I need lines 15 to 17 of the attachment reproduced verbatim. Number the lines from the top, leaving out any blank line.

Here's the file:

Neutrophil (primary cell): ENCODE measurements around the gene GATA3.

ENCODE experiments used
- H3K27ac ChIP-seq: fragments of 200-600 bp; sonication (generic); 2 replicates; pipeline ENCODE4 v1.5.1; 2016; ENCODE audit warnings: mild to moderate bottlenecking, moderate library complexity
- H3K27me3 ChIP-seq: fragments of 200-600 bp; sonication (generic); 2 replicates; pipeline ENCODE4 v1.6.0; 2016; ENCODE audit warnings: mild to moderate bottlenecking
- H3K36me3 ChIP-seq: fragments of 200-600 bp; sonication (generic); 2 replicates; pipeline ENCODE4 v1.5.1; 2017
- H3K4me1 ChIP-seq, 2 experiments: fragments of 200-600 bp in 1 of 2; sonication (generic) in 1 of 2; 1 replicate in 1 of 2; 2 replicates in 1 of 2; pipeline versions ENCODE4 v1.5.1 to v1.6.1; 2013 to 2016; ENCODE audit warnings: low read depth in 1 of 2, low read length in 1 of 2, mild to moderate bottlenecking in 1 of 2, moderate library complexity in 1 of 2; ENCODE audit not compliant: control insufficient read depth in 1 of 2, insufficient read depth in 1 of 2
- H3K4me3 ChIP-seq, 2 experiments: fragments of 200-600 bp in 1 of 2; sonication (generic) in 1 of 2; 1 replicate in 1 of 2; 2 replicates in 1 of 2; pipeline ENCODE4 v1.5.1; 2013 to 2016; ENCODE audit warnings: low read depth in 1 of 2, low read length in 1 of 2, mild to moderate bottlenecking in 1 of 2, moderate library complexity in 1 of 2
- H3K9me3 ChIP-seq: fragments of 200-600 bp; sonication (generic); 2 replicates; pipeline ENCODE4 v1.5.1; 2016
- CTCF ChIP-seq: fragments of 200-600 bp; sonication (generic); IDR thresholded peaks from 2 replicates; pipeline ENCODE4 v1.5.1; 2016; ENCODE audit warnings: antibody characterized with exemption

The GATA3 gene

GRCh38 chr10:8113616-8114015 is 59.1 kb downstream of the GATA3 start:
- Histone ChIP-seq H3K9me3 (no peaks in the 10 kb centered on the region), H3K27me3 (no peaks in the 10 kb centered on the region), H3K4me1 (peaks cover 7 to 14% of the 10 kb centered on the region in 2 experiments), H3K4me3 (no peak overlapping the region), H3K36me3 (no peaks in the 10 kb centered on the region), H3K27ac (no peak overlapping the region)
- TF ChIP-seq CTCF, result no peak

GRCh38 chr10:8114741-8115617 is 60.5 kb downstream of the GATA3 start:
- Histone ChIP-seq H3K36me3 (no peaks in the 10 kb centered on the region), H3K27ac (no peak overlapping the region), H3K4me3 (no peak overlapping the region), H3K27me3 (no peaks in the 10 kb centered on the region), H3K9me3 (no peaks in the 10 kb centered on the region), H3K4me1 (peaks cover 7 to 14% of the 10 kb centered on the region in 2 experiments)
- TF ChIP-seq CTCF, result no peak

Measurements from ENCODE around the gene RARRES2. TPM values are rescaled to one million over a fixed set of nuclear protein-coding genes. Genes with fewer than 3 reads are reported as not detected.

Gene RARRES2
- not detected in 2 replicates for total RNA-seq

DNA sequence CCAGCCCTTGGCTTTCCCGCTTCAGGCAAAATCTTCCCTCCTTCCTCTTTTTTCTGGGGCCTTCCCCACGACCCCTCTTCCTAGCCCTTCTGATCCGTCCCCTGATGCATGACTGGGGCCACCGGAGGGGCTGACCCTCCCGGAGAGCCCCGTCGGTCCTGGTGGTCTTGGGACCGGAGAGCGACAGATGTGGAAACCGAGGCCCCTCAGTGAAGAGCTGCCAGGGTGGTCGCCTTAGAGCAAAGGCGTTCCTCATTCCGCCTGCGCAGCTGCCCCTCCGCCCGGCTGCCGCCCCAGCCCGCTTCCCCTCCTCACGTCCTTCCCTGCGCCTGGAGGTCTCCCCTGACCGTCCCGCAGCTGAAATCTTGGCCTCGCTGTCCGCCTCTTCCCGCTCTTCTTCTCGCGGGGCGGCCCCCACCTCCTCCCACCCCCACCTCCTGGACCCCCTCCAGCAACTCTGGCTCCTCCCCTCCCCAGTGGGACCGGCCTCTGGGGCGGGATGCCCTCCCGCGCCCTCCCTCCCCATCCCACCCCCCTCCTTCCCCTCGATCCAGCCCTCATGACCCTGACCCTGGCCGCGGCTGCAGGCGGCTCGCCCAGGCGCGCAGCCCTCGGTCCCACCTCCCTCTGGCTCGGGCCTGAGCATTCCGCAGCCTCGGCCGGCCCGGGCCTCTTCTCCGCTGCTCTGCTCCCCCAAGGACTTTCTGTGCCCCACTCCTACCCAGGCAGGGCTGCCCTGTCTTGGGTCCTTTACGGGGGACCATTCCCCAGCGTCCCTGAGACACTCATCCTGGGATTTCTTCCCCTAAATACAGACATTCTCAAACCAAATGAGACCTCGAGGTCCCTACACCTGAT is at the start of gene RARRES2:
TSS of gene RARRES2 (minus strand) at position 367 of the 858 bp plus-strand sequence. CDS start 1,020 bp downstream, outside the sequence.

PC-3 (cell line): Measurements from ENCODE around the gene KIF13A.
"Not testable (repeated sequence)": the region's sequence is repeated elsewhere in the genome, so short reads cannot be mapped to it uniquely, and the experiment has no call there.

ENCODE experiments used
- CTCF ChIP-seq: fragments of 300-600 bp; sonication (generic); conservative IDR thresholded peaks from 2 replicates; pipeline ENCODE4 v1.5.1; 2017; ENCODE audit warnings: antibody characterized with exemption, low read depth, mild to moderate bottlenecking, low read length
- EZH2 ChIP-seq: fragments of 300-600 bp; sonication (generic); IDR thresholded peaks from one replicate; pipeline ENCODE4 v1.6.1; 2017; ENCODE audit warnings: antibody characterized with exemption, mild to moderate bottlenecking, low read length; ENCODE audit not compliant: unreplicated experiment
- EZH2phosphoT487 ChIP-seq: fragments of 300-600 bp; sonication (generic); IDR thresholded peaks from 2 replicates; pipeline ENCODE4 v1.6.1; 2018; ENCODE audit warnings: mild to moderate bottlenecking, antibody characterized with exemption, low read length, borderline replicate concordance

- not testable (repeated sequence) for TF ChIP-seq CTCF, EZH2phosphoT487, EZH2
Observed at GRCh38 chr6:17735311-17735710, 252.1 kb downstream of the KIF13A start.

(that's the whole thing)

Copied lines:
- Histone ChIP-seq H3K36me3 (no peaks in the 10 kb centered on the region), H3K27ac (no peak overlapping the region), H3K4me3 (no peak overlapping the region), H3K27me3 (no peaks in the 10 kb centered on the region), H3K9me3 (no peaks in the 10 kb centered on the region), H3K4me1 (peaks cover 7 to 14% of the 10 kb centered on the region in 2 experiments)
- TF ChIP-seq CTCF, result no peak

Measurements from ENCODE around the gene RARRES2. TPM values are rescaled to one million over a fixed set of nuclear protein-coding genes. Genes with fewer than 3 reads are reported as not detected.